[sourcecode language=”bash”]
$ comm -23 words.txt /usr/share/dict/words
Facebook
This
acress
app
shows
tonw
[/sourcecode]

The -23 options indicate we should suppress columns 2 and 3 and show only column 1. If we just use -2, we get the words in the sentence with the non-dictionary words on the left and the dictionary words on the right (try it).

The problem of course is that any word list will have gaps. This dictionary doesn’t have more recent terms like Facebook and app. It also doesn’t have upper-case This. You can ignore case with comm using the -i option and this goes away. It doesn’t have shows, which is not in the dictionary since it is an inflected form of the verb stem show. We could fix this with some morphological analysis, but instead of that, let’s go the lazy route and just grab a larger list of words.

Extracting a high-confidence dictionary from a corpus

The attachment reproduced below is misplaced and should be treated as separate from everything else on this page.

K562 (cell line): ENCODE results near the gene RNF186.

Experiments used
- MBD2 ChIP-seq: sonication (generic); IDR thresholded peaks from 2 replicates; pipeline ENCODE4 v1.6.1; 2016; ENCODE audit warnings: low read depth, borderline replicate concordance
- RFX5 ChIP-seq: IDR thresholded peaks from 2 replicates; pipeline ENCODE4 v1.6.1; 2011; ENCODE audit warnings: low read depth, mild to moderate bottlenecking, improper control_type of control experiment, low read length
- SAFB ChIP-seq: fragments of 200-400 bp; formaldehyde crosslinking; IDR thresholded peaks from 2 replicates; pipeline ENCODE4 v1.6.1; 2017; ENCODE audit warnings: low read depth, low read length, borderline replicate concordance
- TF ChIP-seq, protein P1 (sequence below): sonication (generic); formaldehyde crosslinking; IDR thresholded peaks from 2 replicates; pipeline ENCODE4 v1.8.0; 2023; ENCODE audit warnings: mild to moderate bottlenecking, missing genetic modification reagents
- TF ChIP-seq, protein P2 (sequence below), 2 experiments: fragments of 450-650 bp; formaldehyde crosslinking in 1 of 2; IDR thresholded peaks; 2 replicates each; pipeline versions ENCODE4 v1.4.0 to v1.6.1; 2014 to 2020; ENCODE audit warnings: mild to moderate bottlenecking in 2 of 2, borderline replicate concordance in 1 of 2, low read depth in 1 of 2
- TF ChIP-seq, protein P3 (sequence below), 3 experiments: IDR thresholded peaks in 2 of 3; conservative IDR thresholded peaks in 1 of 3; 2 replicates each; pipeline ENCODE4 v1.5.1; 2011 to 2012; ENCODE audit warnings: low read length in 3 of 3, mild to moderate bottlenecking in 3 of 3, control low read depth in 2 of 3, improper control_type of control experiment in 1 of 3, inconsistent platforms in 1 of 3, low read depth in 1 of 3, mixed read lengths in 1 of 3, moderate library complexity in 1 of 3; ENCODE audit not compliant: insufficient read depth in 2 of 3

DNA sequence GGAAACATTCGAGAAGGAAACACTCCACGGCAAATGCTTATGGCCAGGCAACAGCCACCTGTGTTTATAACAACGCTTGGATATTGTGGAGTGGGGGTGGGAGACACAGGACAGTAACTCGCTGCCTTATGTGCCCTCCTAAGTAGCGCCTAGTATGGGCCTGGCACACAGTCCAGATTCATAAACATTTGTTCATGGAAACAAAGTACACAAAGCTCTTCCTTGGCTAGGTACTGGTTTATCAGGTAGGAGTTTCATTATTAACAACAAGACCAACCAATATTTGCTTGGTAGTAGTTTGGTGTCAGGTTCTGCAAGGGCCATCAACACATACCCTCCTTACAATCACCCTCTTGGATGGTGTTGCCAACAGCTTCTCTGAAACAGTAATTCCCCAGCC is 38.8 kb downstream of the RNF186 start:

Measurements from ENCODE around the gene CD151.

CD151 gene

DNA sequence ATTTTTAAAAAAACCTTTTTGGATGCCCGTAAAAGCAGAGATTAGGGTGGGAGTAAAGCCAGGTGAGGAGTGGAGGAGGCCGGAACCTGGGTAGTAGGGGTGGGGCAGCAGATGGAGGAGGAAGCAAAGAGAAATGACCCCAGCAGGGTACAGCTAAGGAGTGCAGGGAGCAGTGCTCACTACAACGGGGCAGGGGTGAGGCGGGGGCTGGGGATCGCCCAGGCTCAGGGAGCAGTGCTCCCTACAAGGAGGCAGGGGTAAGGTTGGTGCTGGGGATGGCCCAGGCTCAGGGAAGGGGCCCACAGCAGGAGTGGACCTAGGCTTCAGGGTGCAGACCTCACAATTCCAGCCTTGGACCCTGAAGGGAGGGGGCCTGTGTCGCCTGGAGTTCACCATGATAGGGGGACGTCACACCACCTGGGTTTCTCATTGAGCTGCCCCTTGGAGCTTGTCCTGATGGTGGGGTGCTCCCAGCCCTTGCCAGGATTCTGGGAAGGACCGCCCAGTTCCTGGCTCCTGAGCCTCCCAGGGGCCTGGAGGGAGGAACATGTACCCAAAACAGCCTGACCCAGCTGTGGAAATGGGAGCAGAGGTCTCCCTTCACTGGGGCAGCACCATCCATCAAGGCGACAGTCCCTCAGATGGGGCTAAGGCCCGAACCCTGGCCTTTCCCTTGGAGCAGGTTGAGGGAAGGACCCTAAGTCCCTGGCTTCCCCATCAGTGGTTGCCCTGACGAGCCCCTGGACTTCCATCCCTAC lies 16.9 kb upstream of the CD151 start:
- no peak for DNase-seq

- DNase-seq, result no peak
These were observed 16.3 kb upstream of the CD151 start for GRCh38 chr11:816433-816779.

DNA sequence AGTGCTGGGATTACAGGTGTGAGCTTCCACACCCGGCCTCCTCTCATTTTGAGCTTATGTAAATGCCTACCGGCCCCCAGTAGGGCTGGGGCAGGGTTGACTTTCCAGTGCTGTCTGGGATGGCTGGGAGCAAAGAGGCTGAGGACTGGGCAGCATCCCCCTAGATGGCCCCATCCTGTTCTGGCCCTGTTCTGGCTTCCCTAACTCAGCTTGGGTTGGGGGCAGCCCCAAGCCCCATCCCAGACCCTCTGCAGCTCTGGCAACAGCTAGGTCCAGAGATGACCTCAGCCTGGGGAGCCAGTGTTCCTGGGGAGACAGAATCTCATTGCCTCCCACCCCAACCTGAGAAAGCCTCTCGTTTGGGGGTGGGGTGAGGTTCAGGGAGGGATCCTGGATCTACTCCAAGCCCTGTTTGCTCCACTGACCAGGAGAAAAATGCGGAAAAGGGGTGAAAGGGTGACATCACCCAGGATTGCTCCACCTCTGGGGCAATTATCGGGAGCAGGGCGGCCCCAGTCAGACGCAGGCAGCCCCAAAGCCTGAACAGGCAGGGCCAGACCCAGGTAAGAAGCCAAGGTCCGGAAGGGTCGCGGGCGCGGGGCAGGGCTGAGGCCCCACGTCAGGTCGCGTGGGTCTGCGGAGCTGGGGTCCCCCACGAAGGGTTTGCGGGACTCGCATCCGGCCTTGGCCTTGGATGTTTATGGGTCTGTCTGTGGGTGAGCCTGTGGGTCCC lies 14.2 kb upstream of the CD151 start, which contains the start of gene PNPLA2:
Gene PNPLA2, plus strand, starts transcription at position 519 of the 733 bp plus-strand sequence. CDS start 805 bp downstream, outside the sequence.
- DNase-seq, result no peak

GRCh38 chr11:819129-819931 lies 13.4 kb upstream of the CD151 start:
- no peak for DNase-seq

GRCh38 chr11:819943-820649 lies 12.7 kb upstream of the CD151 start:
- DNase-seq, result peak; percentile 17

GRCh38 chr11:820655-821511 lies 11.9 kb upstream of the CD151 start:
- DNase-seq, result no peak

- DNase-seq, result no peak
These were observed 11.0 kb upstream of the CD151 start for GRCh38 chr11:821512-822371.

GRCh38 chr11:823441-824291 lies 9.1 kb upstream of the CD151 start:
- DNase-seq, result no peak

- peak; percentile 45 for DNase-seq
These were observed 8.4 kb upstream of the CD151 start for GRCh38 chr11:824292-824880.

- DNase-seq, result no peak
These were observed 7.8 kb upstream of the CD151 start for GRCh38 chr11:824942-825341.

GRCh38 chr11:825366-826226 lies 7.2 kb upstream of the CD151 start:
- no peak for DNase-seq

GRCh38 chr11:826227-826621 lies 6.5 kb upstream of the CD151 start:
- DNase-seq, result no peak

Raw text often contains spelling errors, but errors don’t tend to happen with very high frequency, so we can often get pretty good expanded word lists by computing frequencies of word types on lots of text and then applying reasonable cutoffs. (There are much more refined methods, but this will suffice for current purposes.)

First, let’s get some data. The Open American National Corpus has just released v3.0.0 of its Manually Annotated Sub-Corpus (MASC), which you can get from this link.

– http://www.anc.org/masc/MASC-3.0.0.tgz

Do the following to get it and set things up for further processing:

[sourcecode language=”bash”]
$ mkdir masc
$ cd masc
$ wget http://www.anc.org/masc/MASC-3.0.0.tgz
$ tar xzf MASC-3.0.0.tgz
[/sourcecode]

(If you don’t have wget, you can just download the MASC file in your browser and then move it over.)

Next, we want all the text from the data/written directory. The find command is very handy for this.

[sourcecode language=”bash”]
$ find data/written -name "*.txt" -exec cat {} ; > all-written.txt
[/sourcecode]

To see how much is there, use the wc command.

[sourcecode language=”bash”]
$ wc all-written.txt
43061 400169 2557685 all-written.txt
[/sourcecode]

So, there are 43k lines, and 400k tokens. That’s a bit small for what we are trying to do, but it will suffice for the example.